I personally like to mount a datastore named NAS1-Files for files and ISOs but leave it writeable to easily add more stuff later. Let’s tag the NAS1-Files datastore with the VMs NOT Allowed policy so that no one can try to run VMs on this thing. It’s as simple as clicking the assign link and picking the right tag.
We’re also going to tag my other storage, NAS2-Lab, with the VMs Allowed tag.
Now that storage has been tagged, return to the Policies and Profiles and select VM Storage Policies.
Next, let’s create the Fun Storage Policy … great name, right? But wait, there’s a step missing!
We need to enable the use of storage policies, first. This means:
- Click the little policy with a green checkmark button
- Select your vCenter environment
- Choose a cluster
- Click Enable
Now that the cluster is enabled and licensed, it’s time to build the Fun Storage Policy. This policy has one goal: it allows VMs to only live on storage with the VMs Allowed tag created earlier. Thus, the only rule we need to make uses the VMs Allowed tag as shown below.
Once the rule is created, the storage compatibility section reveals that one datastore is compatible: the NAS2-Lab datastore marked with the VMs Allowed tag.
Complete the wizard to finish the Fun Storage Policy.
The policies don’t do much unless workloads are configured to use them. Let’s make sure that my critical MS-DOS VM has some policies assigned!
- Select the VM and choose the Actions menu
- Navigate to VM Policies
- Choose Edit Policies for placement and storage policies
- The Edit VM Storage Policies section is sort of redundant, so we’re just going to click on Item #3 (Edit Policies) instead.
Here we can set the storage policies for this VM. If your choices are grayed out, you didn’t enable storage policies. Choose the Fun Storage Policy.
Next, add a policy for the various Placement tags. Let’s make AMD a Preference, while QoS and Lifecycle will be Requirements. Preferences are soft rules, while Requirements are hard rules.
A quick check reveals that my cluster provides all of the necessary tags to meet my policy requirements.
Virtual Data Center View
Let’s step back a bit and see how this looks from the perspective of a Virtual Data Center. The policies written at the cluster level have bubbled up to the VDC. We can drill down into the three features – CPU, Lifecycle, and QoS – to see what’s been tagged and how the VMs are affected.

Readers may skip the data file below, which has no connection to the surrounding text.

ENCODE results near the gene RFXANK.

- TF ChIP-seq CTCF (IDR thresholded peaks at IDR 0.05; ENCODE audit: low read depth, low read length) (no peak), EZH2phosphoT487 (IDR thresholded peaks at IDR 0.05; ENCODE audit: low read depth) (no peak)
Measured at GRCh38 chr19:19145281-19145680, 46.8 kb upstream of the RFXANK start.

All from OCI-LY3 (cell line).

Seeing everything green and happy is no fun. Let’s cause some chaos!
I’ll secretly edit the cluster and change the CPU tag to Intel and the QoS tag to Hater of Sponges, making the VM no longer compliant. Mwhaha!
Notice that CPU Architecture just results in a warning because I used a Preference, while QoS is an alert because that field is a Requirement. Clicking Remediate will force vSphere to try and find a new home for the VM. Alternatively, we could just fix it ourselves by assessing the issue and moving the VM elsewhere.
There are many more use cases for this – especially the licensing policy for those using SQL or Oracle, as an example. I really dig the idea of being able to tag virtual data centers, clusters, and workloads with any design requirements to fulfill functional needs. Especially when I think of all the cruddy DRS rules and groups that I used to leverage to do similar, if not more brute force, activities.
In future builds, VMware has hinted at making a VDC (Virtual Data Center) span multiple vCenter Servers. It would truly become an aggregation layer for the Abstract, Pool, Automate mantra. Resources would then be logically carved up by vRealize Automation or other such cloud management platforms.